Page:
Nobody else knew how the acid had been carried home in an open tin. No unfortunate child bumped into it in all the length of that careful walk home. It was not until nearly sixty years later, when trying to buy some acid, that it suddenly appeared such a bizarre event. Today, when car batteries are sealed, and lavatory basins are cleaned with proprietary cleaners, raw acid is simply not available over the counter to the general public, let alone to a child of twelve.
The main shops were at Muswell Hill Broadway. Harvey Hicks, the butcher, had a shop at the top of Colney Hatch Lane where private houses had been converted. These were the 'tower houses' included in the 1880 sale of The Elms estate. Single-storey shops had been built over the front gardens, but from the corner of Queen's Avenue one can still see the two square towers which used to stand beside a gravelled Colney Hatch Lame. Harvey Hicks was a typical butcher's shop of the period, with sawdust on the floor, wooden chopping blocks, and men with blue-red hands. They delivered to the Estate, arriving in a small covered van with cut meat ready for sale. Shoulders of Australian mutton cost two shillings and ninepence, which appears to be 14p, but represented one and a half hour's work for a skilled bricklayer. Translate that to modern wages and the price was clearly very much higher.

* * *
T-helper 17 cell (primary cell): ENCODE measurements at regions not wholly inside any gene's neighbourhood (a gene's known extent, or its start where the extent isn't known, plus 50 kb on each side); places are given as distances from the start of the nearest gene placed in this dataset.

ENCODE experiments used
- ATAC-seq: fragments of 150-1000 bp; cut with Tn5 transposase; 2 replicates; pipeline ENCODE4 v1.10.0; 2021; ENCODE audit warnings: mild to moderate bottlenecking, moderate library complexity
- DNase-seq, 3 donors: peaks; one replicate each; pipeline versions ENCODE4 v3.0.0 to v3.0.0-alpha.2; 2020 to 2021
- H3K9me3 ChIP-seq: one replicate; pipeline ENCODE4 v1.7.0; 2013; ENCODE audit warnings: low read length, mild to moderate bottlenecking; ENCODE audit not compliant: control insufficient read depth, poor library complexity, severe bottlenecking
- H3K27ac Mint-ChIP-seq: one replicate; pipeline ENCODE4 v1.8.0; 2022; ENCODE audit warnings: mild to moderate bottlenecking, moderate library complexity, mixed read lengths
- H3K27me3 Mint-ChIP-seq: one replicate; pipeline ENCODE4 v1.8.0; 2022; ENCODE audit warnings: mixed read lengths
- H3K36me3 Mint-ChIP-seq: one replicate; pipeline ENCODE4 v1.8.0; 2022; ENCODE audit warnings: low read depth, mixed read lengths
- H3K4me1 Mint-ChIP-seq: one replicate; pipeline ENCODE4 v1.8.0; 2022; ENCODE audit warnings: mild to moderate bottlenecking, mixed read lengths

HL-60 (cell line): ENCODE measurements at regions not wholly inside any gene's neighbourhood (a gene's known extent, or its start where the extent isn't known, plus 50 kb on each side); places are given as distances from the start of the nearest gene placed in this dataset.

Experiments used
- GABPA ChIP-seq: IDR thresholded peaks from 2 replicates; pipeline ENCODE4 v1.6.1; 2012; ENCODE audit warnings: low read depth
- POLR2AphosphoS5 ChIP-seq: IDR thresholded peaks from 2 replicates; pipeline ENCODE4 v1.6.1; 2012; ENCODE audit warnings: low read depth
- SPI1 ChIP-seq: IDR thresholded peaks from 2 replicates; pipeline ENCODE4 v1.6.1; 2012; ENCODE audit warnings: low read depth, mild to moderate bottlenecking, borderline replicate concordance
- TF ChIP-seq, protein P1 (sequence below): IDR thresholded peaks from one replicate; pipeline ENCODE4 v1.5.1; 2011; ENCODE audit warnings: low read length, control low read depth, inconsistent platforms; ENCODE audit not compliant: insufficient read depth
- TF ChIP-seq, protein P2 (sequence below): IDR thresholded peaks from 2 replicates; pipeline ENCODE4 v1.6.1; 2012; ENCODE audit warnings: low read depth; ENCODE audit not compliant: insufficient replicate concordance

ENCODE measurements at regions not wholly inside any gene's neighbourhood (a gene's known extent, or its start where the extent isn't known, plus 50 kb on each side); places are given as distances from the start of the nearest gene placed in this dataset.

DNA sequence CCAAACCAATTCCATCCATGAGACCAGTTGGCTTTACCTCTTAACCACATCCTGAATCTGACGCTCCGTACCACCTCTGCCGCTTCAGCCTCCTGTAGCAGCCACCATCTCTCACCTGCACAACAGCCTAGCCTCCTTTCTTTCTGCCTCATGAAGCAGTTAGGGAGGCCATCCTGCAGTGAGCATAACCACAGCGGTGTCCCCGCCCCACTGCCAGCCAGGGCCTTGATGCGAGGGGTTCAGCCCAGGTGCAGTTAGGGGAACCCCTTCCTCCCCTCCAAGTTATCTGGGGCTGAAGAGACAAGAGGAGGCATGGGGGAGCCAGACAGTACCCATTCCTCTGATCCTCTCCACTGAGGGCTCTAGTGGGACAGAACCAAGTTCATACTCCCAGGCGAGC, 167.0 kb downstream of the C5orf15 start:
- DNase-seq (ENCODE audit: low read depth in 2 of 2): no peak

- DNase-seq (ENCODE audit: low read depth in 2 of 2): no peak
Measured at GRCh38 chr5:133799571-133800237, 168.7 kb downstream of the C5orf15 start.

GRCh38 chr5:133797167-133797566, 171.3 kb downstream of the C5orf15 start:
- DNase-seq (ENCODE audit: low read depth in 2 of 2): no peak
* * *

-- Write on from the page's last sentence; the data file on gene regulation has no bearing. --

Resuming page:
Sainsbury's stood at the top of the hill, on the site of The Elms', between Duke's Avenue and Muswell Hill itself, in the centre of all the winds. When one saw mythical pictures of gods blowing the winds and scattering ships in all directions, one thought of Sainsbury's. It was a traditional Sainsbury building, with tiled walls, wide counters with huge blocks of butter and enormous cheeses, sides of bacon and large blocks of processed meat, ready to be cut by an army of assistants in white aprons. A dozen grades of bacon lay in piles on the marble counter. Along the front were square tins of biscuits, while tinned foods stood in decorative piles at intervals, separating the different counters. Outside, surrounded by cases of eggs, was a young lad exposed to every wind. One could tell the temperature by the colour of the egg boy. As the weather became colder, he became more and more blue until, by January, he looked like the North Sea. People used to say that he was allowed into the refrigerator every two hours to warm up.